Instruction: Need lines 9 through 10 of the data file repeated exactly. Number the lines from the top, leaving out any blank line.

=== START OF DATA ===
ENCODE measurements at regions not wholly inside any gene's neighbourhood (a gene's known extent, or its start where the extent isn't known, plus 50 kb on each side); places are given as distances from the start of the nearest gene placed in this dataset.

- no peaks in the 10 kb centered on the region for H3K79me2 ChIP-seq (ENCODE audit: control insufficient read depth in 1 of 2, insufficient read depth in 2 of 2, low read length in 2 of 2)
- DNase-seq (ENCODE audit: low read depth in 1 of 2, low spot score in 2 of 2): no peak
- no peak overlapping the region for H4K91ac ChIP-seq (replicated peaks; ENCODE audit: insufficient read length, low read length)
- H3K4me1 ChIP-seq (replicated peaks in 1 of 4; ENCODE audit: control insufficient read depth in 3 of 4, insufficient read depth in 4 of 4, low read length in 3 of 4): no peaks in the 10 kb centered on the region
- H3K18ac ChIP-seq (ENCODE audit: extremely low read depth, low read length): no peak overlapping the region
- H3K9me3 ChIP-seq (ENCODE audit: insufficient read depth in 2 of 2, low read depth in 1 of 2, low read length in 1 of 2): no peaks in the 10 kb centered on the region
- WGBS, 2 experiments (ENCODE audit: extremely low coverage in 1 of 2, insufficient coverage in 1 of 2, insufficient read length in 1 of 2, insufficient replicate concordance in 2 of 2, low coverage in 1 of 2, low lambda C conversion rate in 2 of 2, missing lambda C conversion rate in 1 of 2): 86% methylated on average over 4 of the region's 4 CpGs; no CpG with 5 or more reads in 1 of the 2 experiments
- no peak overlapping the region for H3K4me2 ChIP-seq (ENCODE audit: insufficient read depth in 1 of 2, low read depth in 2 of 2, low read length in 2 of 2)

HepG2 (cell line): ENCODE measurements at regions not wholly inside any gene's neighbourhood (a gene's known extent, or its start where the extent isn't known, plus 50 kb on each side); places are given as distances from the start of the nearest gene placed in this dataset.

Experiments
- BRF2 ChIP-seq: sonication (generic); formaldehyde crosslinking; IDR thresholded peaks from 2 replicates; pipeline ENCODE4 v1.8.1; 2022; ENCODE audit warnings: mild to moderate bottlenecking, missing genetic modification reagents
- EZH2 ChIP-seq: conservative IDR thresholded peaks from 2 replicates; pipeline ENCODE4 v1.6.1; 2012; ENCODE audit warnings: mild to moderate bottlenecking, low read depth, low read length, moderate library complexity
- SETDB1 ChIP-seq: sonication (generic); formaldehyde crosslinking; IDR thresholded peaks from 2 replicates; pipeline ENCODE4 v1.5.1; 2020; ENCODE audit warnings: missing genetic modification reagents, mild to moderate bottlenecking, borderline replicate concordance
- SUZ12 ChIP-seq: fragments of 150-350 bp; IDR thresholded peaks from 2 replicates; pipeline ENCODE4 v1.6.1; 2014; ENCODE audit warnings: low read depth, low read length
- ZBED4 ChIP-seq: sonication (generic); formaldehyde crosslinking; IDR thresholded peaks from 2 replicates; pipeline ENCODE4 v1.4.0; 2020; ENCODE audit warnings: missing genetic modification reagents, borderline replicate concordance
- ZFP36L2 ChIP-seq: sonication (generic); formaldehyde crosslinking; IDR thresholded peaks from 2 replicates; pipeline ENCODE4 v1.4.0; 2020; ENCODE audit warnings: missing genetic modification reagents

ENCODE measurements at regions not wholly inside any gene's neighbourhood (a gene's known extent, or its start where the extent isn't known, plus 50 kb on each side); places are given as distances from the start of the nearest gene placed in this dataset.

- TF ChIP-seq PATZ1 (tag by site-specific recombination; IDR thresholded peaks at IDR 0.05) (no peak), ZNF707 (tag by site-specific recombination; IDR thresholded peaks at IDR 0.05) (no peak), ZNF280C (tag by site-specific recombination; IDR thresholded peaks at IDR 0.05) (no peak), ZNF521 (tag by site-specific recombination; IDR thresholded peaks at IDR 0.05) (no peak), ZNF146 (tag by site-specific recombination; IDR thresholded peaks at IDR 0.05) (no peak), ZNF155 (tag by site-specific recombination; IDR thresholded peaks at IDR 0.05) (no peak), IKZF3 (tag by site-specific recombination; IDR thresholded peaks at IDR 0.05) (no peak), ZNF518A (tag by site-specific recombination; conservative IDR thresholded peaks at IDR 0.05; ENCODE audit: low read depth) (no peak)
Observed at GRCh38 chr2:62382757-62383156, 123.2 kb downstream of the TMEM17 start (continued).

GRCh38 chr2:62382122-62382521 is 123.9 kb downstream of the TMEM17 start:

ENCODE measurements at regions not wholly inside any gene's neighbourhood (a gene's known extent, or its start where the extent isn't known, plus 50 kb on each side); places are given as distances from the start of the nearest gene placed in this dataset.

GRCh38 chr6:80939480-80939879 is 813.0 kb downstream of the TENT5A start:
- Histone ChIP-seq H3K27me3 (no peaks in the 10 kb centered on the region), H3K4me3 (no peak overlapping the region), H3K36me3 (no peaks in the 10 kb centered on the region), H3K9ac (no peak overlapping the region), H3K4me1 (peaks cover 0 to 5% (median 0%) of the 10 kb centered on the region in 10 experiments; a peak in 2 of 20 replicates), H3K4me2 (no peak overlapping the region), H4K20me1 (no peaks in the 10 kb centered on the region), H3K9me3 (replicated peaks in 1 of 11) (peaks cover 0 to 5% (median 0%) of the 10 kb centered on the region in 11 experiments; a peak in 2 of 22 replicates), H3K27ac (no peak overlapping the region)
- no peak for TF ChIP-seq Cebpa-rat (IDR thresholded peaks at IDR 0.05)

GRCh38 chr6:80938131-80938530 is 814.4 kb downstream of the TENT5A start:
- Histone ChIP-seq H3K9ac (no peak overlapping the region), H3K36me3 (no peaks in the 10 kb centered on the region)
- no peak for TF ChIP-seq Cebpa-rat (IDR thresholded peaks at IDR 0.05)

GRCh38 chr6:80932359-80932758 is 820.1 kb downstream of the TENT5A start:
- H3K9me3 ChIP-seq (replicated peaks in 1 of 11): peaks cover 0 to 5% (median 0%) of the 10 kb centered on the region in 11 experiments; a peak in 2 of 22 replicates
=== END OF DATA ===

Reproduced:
- no peak overlapping the region for H3K4me2 ChIP-seq (ENCODE audit: insufficient read depth in 1 of 2, low read depth in 2 of 2, low read length in 2 of 2)

HepG2 (cell line): ENCODE measurements at regions not wholly inside any gene's neighbourhood (a gene's known extent, or its start where the extent isn't known, plus 50 kb on each side); places are given as distances from the start of the nearest gene placed in this dataset.